Adobe is a household name to people in dozens of industries. Not only has its photo-processing software managed to endure the age of digital piracy, but a large part of Web and mobile entertainment options runs off its Flash product. In short, few can claim the pedigree that Adobe does when it comes to digital product support.
And it’s that exact legacy that may have some retailers rejoicing and Adobe’s competitors fretting that it’s now entering the battle for in-store marketing supremacy.
Fast Company has the story of Adobe’s “Store of the Future” — a proof-of-concept brick-and-mortar storefront in Las Vegas designed to highlight how retailers are attempting to drag in-store shopping into the digital age, as well as how Adobe thinks it can do it all better. Beacons, of course, feature as a lynchpin of the store’s infrastructure, pushing targeted notifications and offers to appropriate shoppers, but the tech that might put the “future” in Adobe’s “Store of the Future” isn’t location-based marketing sensors but rather RFID tags and what Adobe and IoT startup and partner Twyst are calling “Smart Internet Connected Bags.”
While the name is decidedly unsexy, how it operates decidedly is. As customers place items also equipped with RFID tags into the bag, those potential purchases are immediately registered to a central system. So, before customers even approach the checkout counter or happen upon an associate, retailers can determine whether customers in question might be amenable to upsells. Twyst’s smart bags also innovate — perhaps reinvent is the better word — the checkout process. The bags are made of two detachable shells, and instead of spilling their purchases over a checkout counter or even waiting in line to do so, shoppers need only pull the inner bag from the outer one and walk out the door. Embedded RFID tags and the running tally of what’s in the bag automatically charge connected credit cards, and customers can go on with their days.
While a bag that automatically checks customers out might seem like a gimmick, it and the other futuristic innovations Adobe is working on are all connected by a similar thread: the need to view customers in reliable context. Ray Pun, head of product marketing for mobile solutions at Adobe, told Techvibes that many of the announcements the company made at the 2016 Adobe Summit were centered around not just collecting more information from customers but also employing that data to keep those same shoppers in situations and in front of information that they’ve demonstrated interest in. Director of Marketing Cloud Technical Marketing Marc Eaman explained at the conference to a nonplussed audience that Adobe has finally found a way to direct a customer searching for helmets online to similar pages on mobile, apps or wherever they prefer to go.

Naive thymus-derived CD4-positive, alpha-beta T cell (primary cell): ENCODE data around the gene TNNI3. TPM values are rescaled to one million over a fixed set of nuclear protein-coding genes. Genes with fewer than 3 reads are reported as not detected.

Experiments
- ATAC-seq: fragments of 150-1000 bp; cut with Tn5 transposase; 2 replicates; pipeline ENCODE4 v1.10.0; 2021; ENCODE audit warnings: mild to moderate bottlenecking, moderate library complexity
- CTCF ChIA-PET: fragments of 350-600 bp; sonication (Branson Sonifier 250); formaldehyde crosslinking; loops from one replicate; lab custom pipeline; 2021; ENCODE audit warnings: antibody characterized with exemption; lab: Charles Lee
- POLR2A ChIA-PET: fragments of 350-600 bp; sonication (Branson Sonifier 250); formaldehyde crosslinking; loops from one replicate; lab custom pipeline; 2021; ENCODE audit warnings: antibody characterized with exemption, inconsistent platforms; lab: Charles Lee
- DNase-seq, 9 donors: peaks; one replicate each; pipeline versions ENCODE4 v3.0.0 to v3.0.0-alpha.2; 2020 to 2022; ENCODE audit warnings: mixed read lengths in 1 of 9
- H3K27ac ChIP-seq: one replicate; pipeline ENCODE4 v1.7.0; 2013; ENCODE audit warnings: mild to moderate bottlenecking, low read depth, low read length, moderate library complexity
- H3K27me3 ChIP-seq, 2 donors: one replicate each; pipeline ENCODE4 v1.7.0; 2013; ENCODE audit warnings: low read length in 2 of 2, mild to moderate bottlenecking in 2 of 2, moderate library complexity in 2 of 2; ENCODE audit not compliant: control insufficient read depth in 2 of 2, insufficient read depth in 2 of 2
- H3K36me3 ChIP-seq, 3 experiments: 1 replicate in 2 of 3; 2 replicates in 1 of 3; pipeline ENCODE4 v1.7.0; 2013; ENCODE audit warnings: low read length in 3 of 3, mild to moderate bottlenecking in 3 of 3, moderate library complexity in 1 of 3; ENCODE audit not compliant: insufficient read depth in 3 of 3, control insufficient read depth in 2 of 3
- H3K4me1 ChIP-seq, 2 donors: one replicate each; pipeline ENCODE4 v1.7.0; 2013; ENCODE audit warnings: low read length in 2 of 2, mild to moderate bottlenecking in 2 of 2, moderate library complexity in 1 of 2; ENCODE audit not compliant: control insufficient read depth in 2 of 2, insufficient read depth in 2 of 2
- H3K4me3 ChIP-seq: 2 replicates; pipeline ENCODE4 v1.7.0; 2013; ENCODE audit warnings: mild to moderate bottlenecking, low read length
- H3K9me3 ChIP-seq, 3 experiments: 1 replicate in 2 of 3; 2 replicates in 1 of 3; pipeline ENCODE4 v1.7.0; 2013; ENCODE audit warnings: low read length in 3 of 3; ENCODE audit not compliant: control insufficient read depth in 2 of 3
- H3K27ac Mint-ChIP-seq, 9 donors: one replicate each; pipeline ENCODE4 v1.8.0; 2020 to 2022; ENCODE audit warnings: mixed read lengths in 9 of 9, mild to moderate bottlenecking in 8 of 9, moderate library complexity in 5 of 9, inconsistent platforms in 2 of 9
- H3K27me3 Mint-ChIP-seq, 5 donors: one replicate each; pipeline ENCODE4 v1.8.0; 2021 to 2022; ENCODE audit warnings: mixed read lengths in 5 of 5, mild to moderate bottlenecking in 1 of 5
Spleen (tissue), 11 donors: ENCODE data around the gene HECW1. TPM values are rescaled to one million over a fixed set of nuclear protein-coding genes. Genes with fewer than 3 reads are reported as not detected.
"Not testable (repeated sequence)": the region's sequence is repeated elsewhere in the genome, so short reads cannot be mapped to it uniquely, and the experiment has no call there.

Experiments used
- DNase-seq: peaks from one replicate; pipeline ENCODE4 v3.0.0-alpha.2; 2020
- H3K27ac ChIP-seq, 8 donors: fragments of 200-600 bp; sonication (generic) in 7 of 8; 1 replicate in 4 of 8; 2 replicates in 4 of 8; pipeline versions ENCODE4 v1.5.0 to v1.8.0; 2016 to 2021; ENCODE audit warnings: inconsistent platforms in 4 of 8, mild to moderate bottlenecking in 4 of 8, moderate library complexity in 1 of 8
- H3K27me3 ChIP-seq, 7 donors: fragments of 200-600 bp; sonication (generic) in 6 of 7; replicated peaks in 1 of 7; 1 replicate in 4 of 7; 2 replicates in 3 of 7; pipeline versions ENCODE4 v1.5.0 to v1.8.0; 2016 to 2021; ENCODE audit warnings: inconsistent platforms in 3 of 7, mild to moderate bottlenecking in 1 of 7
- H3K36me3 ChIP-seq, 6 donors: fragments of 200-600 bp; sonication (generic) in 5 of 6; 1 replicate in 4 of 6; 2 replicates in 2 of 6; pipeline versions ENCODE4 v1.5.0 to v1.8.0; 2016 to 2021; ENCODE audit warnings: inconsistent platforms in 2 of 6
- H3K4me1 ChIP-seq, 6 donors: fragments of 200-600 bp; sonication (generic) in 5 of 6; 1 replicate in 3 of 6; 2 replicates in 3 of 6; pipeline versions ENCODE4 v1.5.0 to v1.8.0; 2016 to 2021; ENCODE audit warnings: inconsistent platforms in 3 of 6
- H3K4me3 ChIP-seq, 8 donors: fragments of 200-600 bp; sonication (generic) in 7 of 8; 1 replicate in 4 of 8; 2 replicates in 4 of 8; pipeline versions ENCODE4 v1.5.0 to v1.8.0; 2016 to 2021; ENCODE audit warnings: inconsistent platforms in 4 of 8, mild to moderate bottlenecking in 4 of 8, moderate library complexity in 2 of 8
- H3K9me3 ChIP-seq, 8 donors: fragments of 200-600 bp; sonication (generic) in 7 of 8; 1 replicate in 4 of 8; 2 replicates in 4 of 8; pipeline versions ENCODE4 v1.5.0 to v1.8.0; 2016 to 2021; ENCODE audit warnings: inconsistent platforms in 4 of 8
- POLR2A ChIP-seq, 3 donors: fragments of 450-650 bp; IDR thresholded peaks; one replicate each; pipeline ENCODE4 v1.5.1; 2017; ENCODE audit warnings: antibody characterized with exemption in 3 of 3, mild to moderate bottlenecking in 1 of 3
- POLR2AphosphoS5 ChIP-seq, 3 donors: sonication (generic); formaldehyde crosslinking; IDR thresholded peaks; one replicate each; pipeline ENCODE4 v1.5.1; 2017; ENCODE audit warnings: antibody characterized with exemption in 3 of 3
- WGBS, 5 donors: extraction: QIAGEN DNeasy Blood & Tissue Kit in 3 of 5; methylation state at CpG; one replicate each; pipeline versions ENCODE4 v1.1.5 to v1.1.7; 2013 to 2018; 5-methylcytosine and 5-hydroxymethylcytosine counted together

“It’s probably taken us two years to solve this problem,” Pun told Techvibes. “So, it hasn’t been a trivial amount of R&D work … The app stores haven’t tried to solve it. Folks like Facebook have jumped in, but ultimately, you’re not doing all your marketing through Facebook or Google, so [Adobe’s] Marketing Cloud is where it belongs.”
As the links between commerce platforms grow to be as, if not more, important than the individual platforms themselves, solutions like the ones Adobe is putting forward will likely pay major dividends to the retailer innovative enough to give them a try. Pun himself acknowledged that some retail execs have begun to wonder about managing sudden surges in traffic away from desktop sites and toward mobile.
“We’re seeing executives say, ‘We see in the data that mobile is 50 percent to 80 percent of our traffic. What are we doing about that?’” Pun said.
For Adobe, it’s good enough that they’re asking these questions. Sooner or later, they just might turn to it for the solutions they don’t have.